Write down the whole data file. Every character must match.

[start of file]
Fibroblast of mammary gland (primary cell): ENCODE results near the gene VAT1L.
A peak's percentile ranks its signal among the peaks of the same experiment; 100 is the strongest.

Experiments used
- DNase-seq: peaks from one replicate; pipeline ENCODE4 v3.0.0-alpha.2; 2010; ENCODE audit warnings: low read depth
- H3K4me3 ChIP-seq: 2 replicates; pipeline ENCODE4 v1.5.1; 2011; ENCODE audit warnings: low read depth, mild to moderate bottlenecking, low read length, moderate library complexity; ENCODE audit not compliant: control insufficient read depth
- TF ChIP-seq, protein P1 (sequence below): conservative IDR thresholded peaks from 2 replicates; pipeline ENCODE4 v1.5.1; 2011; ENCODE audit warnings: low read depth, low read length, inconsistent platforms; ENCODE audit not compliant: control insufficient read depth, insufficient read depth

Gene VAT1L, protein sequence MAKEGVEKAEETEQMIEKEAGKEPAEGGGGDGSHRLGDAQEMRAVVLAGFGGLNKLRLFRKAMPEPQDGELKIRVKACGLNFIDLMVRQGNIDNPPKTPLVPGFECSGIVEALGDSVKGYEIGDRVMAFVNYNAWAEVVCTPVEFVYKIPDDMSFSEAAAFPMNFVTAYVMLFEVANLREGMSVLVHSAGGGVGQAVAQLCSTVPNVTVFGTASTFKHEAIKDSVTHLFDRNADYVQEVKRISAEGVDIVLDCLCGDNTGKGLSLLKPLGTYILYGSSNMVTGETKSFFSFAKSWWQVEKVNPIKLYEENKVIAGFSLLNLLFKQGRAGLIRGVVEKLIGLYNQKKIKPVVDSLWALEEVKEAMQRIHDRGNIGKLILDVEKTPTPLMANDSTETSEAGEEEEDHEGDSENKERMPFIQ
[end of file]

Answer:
Fibroblast of mammary gland (primary cell): ENCODE results near the gene VAT1L.
A peak's percentile ranks its signal among the peaks of the same experiment; 100 is the strongest.

Experiments used
- DNase-seq: peaks from one replicate; pipeline ENCODE4 v3.0.0-alpha.2; 2010; ENCODE audit warnings: low read depth
- H3K4me3 ChIP-seq: 2 replicates; pipeline ENCODE4 v1.5.1; 2011; ENCODE audit warnings: low read depth, mild to moderate bottlenecking, low read length, moderate library complexity; ENCODE audit not compliant: control insufficient read depth
- TF ChIP-seq, protein P1 (sequence below): conservative IDR thresholded peaks from 2 replicates; pipeline ENCODE4 v1.5.1; 2011; ENCODE audit warnings: low read depth, low read length, inconsistent platforms; ENCODE audit not compliant: control insufficient read depth, insufficient read depth

Gene VAT1L, protein sequence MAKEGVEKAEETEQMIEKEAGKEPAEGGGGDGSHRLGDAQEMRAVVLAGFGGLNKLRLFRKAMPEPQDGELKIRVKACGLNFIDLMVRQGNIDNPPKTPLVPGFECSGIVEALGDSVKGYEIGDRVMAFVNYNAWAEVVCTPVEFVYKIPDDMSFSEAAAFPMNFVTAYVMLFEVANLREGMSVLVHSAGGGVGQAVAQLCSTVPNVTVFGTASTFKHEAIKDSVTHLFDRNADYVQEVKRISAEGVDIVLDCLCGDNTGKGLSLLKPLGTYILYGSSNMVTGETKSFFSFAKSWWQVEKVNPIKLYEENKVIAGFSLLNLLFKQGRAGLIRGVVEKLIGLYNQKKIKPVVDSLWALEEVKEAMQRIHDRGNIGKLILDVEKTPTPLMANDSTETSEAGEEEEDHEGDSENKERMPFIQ